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Greece: Spotlight on asylum-seekers' difficulties

UN refugee agency puts spotlight on difficulties of asylum-seekers in Greece

Pointing out that few people have been granted asylum in Greece in comparison with its European neighbours, the United Nations High Commissioner for Refugees (UNHCR) today launched a country-wide campaign to express its concern that Greek authorities are discounting over 98 per cent of asylum applications.

“UNHCR accepts that many asylum applications are unfounded but at these levels of rejection many genuine refugees are being left without a status and are finding themselves in a very vulnerable situation in Greece,” said Karen Farkas, the agency’s representative in the country, responding to the Government’s assertion that the vast majority of these applications are not valid.

Because of Greece’s location at the border of the European Union and at the crossroads between Asia, Africa and Europe, considerable numbers of migrants enter the country every year, UNHCR said.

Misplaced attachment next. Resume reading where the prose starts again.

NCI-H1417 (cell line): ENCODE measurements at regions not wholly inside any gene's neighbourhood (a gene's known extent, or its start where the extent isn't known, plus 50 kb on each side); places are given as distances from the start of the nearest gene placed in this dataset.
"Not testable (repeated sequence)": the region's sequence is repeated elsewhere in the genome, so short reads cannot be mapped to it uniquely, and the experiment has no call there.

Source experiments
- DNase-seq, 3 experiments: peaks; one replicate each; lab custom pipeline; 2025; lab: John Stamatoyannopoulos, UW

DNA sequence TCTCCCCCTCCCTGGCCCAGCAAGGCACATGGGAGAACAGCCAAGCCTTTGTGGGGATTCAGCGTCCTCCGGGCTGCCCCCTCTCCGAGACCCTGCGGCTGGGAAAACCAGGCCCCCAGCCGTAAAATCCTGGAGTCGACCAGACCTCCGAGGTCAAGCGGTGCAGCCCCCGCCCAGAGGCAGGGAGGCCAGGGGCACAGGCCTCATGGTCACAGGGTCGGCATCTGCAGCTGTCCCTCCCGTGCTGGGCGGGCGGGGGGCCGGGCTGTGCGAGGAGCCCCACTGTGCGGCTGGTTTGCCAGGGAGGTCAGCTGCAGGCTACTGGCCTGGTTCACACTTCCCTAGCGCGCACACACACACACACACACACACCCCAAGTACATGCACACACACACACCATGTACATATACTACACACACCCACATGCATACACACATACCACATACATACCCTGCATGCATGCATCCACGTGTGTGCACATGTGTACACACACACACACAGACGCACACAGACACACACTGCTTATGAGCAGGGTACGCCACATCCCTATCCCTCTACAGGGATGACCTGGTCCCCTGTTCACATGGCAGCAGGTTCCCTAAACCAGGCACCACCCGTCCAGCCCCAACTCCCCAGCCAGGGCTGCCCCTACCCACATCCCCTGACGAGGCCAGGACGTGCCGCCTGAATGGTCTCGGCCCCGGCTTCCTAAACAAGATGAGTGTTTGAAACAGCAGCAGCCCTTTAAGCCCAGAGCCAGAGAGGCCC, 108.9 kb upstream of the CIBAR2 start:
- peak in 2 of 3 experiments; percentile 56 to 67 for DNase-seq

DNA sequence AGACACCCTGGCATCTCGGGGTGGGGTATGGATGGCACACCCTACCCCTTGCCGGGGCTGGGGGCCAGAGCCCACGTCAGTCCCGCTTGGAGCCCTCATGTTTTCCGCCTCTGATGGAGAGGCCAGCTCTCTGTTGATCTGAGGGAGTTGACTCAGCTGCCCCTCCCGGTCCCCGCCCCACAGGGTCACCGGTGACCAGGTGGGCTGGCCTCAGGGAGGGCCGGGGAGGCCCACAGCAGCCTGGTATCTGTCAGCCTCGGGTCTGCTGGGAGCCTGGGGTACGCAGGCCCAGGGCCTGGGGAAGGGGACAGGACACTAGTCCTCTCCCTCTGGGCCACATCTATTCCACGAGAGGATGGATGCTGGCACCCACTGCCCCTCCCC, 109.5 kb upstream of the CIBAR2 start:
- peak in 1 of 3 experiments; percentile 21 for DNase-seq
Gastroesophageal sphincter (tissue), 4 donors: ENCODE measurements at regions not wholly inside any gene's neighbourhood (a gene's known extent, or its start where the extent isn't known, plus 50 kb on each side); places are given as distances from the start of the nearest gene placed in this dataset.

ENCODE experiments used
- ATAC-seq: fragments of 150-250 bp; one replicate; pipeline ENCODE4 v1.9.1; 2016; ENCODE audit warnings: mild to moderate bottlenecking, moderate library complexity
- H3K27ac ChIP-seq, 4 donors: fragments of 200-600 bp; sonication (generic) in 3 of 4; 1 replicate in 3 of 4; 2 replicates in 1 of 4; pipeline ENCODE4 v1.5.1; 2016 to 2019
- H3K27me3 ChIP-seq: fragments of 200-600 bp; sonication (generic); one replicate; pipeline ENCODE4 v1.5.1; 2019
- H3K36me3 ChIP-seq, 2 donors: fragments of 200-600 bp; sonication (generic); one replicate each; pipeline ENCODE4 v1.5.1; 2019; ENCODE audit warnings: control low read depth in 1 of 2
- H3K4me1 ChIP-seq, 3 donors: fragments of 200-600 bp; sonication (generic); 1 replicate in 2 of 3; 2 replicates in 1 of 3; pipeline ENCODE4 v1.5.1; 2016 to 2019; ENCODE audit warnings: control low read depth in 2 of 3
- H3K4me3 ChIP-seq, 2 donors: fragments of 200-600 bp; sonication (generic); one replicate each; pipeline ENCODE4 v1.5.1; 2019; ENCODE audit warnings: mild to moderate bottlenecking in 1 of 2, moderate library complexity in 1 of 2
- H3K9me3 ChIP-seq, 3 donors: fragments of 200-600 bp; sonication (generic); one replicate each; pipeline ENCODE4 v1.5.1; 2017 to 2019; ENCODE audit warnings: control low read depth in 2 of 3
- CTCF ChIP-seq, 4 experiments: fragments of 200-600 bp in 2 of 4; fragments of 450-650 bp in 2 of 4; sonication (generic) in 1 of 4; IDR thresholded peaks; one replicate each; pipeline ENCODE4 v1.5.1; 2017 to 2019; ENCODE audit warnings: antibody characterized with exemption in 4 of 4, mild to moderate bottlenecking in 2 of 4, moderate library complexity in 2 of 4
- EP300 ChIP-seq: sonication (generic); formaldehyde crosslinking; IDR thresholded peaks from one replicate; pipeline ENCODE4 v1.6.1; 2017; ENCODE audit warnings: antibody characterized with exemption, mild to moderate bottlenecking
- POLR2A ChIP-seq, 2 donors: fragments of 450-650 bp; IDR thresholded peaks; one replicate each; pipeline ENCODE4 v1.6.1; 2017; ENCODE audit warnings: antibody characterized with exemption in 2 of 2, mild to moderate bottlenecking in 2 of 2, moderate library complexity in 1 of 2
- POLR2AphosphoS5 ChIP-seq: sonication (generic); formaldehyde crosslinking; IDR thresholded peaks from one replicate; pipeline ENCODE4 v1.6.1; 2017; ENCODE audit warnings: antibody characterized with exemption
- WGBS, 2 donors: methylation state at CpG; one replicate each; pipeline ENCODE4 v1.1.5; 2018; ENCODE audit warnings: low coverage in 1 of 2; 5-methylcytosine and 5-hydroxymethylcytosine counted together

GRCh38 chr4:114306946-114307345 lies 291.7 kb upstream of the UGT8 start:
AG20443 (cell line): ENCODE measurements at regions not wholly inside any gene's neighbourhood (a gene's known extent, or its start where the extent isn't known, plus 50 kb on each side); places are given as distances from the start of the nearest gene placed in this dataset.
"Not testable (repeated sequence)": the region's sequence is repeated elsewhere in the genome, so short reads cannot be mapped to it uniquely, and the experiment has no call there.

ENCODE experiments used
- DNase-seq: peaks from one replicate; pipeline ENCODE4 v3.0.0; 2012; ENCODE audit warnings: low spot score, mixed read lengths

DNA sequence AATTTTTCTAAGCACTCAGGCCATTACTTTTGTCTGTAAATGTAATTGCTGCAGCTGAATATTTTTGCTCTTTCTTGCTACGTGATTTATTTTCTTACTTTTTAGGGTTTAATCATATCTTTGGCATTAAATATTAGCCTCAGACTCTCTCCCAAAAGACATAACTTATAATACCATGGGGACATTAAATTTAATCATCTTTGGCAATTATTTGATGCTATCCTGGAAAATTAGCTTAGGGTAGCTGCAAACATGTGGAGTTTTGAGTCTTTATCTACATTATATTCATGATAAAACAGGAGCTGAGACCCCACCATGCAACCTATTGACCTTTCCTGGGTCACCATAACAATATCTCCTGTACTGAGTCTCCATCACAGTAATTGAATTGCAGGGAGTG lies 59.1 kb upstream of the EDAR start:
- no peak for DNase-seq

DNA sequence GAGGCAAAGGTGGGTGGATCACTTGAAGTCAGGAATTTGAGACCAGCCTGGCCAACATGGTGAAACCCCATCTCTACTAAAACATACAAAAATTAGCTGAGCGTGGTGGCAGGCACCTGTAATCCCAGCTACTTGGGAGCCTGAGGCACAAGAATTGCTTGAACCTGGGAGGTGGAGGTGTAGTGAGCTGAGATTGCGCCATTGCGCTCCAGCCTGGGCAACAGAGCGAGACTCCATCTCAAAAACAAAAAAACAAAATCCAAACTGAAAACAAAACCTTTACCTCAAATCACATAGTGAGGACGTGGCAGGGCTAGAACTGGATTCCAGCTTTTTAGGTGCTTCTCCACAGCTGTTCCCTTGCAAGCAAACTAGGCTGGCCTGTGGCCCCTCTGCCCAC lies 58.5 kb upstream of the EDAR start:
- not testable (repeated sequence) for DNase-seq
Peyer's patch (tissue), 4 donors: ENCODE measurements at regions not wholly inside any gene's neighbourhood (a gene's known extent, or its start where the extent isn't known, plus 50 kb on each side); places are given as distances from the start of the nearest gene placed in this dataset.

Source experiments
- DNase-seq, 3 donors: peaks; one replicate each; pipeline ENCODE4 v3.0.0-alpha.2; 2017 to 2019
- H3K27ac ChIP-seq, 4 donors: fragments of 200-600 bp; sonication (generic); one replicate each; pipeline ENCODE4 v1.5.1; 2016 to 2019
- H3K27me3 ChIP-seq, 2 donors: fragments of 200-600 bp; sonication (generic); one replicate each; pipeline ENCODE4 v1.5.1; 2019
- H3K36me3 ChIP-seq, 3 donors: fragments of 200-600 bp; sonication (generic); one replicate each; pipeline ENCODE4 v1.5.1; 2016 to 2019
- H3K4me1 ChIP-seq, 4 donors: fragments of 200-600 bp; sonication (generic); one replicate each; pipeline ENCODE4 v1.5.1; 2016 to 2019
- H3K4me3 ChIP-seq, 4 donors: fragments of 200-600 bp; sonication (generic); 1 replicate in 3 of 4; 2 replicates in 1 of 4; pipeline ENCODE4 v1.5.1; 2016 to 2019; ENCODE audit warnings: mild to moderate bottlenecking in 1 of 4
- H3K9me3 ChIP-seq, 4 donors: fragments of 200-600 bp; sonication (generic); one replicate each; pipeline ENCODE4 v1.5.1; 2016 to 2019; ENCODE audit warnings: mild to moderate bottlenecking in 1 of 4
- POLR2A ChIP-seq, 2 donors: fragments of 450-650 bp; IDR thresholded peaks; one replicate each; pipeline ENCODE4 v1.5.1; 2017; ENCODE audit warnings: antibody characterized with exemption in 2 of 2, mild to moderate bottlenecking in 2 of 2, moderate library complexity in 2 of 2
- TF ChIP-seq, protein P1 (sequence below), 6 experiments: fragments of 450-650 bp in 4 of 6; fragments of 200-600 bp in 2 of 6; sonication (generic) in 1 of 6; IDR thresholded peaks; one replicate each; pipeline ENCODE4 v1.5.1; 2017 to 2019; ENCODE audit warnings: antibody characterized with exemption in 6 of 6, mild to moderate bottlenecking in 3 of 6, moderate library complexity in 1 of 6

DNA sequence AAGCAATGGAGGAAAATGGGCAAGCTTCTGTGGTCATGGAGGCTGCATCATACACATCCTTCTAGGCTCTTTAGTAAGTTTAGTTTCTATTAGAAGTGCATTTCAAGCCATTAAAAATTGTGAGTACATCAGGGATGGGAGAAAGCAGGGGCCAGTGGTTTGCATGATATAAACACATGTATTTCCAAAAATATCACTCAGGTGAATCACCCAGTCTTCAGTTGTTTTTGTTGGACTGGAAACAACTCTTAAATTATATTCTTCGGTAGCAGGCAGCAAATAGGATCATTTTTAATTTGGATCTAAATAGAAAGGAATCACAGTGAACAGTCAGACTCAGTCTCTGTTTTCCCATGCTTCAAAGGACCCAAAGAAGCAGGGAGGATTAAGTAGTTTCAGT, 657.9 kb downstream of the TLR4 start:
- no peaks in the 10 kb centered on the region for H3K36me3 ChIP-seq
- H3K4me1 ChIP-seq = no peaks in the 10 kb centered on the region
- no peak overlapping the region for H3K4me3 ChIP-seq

Most of those caught entering illegally are arrested and placed in administrative detention, usually for the maximum legal term of three months. In 2004, UNHCR said, Greece granted overall recognition, including humanitarian status, to 0.9 per cent of applicants. The average equivalent figure in other EU member states that year was 26.4 per cent.

These figures rose slightly in 2005, but, except for two cases that year, virtually all asylum seekers were rejected at first instance, including medically certified torture survivors, the agency maintains.

“States have a legitimate right to monitor their borders in view of growing irregular migration and security concerns,” Ms. Farkas said. “But within the large flow of people that come to Greece are a small number of men, women and children who are seeking safety, some of whom have special needs.”

Ms. Farkas added that UNHCR is working with the Greek authorities to create border control mechanisms that help identify people seeking asylum at the earliest possible stage. “Some steps forward have been made with the previous Cabinet and we hope that we will be able to continue building on these in order to improve the situation in Greece and allow refugees to live in safety and dignity,” she said.

The awareness campaign is using an image of a see-saw to illustrate the fate of asylum seekers, which UNHCR said hangs in the balance between being accepted as refugees by the authorities or rejected.

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